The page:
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Michael McClure fonds
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- Textual record
- Photographic material
- Sound recording
- Moving images
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Dates of creation area
- McClure, Michael
Physical description area
ca. 40 m of textual records and other material
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The American writer Michael McClure was born in Marysville, Kansas on October 2, 1932. He was educated at the University of Wichita, the University of Arizona, and San Francisco State College, where he studied with poet Robert Duncan.
In 1955 he participated in the landmark 'Six Gallery' poetry reading in San Francisco (his first public reading) at which poet Allen Ginsberg read for the first time from his soon-to-be-famous poem 'Howl' with sensational effect.
From this beginning McClure became a key, high-profile member of the 'Beat Generation' writers along with Ginsberg, Jack Kerouac, Gary Snyder, Gregory Corso, and William Burroughs. He also figured prominently in the ‘San Francisco Renaissance' poetic movement and the broader California counterculture of the 1960s and 1970s; he read at the 1967 Human Be-In in San Francisco's Golden Gate Park; rode with and co-wrote the memoirs of a Hell's Angel; and appeared on stage at The Band's 'Last Waltz’ farewell' performance in 1976.
Though primarily a poet and playwright, McClure also produced fiction, essays, journalism and song lyrics. A dynamic performer of his spoken-word work, he collaborated extensively with musicians, including the minimalist composer Terry Riley and The Doors keyboardist Ray Manzarek. He met the latter through the band's vocalist Jim Morrison, a close friend of McClure who he also mentored as a poet. The two collaborated on an unproduced screenplay based on McClure's novel, The Adept (1971) intended as an acting vehicle for Morrison.
McClure published more than thirty books of poems and plays. Notable works include the controversial play The Beard, which in 1966 was raided by San Francisco police and prosecuted for obscenity; a book of sound poetry, Ghost Tantras, written in an invented ‘beast language’; and Scratching the Beat Surface (1994), a wide-ranging collection of essays exploring the ’new vision’ and ‘Beat' consciousness in relation to ‘biophysical thinking'.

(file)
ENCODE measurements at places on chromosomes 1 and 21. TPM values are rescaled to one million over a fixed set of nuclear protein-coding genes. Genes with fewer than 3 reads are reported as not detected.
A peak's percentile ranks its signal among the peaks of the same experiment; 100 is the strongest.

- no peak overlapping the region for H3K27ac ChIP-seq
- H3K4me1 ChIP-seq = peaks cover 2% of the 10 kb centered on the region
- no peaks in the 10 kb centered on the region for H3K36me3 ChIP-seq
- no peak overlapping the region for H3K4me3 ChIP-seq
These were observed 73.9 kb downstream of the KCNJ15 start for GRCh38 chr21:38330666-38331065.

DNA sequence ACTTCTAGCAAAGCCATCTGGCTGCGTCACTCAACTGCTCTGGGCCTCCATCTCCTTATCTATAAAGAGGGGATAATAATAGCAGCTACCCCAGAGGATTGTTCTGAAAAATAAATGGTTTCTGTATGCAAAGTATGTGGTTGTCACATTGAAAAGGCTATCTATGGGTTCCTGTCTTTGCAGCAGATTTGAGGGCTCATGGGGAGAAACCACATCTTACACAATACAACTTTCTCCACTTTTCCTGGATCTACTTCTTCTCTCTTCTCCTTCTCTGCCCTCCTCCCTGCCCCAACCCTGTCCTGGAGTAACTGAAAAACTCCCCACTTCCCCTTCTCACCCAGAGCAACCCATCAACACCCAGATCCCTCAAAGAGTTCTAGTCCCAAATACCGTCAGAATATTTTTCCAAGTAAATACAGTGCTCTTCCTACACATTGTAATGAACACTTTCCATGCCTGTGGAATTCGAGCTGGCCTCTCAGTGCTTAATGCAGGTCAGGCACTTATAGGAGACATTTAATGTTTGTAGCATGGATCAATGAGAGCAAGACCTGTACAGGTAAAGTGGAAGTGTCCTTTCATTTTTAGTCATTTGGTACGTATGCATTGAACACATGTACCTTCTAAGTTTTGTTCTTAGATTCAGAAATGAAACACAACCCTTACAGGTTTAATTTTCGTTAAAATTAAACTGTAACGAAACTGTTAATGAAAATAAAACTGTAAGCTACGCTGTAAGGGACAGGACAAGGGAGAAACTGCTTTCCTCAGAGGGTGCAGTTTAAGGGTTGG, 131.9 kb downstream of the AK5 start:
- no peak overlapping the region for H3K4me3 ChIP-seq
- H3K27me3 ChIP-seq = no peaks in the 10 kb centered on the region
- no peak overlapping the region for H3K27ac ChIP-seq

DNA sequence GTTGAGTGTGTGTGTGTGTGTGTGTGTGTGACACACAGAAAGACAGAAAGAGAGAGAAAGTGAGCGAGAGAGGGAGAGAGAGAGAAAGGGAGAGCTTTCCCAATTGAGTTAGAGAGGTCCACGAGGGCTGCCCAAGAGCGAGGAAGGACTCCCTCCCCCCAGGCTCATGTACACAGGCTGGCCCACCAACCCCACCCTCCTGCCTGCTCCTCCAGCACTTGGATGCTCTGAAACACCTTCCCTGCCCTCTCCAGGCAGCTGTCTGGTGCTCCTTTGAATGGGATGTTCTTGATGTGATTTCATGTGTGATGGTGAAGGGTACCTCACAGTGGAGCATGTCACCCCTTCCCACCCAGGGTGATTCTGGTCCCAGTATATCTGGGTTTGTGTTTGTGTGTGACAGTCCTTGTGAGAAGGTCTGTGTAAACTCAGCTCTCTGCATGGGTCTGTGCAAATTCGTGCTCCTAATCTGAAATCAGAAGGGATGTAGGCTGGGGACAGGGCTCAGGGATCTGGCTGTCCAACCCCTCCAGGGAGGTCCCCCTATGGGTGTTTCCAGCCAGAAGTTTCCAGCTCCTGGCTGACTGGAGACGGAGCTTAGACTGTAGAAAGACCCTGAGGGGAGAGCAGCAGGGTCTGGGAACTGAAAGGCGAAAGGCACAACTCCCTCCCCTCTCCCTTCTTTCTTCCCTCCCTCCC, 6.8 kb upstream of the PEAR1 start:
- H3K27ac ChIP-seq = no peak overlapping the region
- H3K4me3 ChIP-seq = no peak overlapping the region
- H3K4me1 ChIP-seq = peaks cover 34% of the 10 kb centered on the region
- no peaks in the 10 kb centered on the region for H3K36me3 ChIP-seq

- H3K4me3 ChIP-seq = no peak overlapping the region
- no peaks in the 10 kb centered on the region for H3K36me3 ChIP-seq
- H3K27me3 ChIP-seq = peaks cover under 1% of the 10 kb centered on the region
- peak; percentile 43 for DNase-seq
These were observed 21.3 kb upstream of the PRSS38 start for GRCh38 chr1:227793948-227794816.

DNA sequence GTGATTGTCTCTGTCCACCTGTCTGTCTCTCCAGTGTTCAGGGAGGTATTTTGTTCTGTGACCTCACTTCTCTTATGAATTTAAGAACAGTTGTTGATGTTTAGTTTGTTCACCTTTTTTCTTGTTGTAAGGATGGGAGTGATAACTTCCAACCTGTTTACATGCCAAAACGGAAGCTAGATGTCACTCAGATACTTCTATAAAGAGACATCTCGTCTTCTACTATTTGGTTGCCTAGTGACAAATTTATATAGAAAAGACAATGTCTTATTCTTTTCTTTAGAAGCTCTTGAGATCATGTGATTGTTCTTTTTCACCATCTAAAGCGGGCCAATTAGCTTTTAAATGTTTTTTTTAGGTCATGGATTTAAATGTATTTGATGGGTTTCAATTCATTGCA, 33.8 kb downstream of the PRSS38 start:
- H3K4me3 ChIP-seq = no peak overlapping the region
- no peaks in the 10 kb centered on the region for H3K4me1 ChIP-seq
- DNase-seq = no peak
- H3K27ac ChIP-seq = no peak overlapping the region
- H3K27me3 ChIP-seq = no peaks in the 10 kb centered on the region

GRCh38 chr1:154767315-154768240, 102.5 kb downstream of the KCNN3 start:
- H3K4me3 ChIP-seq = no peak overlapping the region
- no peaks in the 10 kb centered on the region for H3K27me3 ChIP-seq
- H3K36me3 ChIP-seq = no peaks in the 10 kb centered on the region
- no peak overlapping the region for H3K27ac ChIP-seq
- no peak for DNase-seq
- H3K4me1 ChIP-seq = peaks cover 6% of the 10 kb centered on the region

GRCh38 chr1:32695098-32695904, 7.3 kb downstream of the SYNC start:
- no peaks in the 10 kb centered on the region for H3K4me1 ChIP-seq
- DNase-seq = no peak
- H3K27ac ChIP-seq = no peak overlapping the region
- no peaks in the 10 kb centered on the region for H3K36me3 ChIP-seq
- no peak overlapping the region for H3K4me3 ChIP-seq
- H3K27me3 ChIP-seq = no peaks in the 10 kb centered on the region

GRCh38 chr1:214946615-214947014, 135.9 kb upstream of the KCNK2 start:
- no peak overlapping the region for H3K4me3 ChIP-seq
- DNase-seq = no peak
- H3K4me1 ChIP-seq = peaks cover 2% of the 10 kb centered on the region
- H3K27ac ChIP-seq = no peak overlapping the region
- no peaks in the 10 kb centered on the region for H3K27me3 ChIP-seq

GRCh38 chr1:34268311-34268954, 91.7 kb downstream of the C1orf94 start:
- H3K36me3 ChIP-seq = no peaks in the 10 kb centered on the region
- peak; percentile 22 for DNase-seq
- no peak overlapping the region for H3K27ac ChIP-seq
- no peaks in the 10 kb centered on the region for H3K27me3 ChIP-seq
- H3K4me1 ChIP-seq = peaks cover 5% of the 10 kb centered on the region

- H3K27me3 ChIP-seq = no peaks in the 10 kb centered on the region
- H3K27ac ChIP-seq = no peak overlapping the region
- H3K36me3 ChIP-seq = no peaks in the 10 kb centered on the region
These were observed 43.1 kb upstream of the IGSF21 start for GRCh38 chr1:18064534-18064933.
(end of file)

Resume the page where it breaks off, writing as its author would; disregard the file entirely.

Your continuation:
Though McClure never resided in Vancouver he visited often starting in 1966 when he appeared at the local 'Trips Festival' with the Grateful Dead and other San Francisco psychedelic bands. He read and performed in the area many times over the next fifty years and was close to various local poets. He published two books in B.C., including his last, Persian Pony, in 2017. A local production of The Beard was charged with obscenity by Vancouver police in 1969, similar to the 1966 San Francisco production.
Awards included a Guggenheim Fellowship, the Alfred Jarry Award, Rockefeller and National Endowment for the Arts grants, and an Obie Award for Best Play.
McClure lived most of his life in the San Francisco Bay Area. He taught for more than forty years at the California College of the Arts in Oakland and lived with his second wife, the sculptor Amy Evans McClure, until his death in 2020.
Scope and content
The fonds consists of manuscripts and typescripts, clippings and reviews, notebooks, correspondence with friends and associates, galley and proofs, broadsides and cards by McClure, anthologies and magazines containing items by and about McClure, conference material, tape recordings, photographs, film and ephemera. Film is the only remaining print of Andy Warhol's unauthorized version of "The Beard" (1966). Correspondents include Richard Brautigan, Robert Creeley, Lawrence Ferlinghetti, Bruce Conner, Allen Ginsberg, Gary Snyder and Philip Whalen.
Immediate source of acquisition
The documents were in the custody of Michael McClure until their purchase by SFU Library's Special Collections & Rare Books Division in 1973 via Serendipity Books (Berkeley). The initial accession was followed by numerous (13) accruals throughout the 1970s and 1980s from Serendipity Books and Sand Dollar Booksellers.
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- McClure, Michael (Subject)
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Created May 16, 2014, LZ
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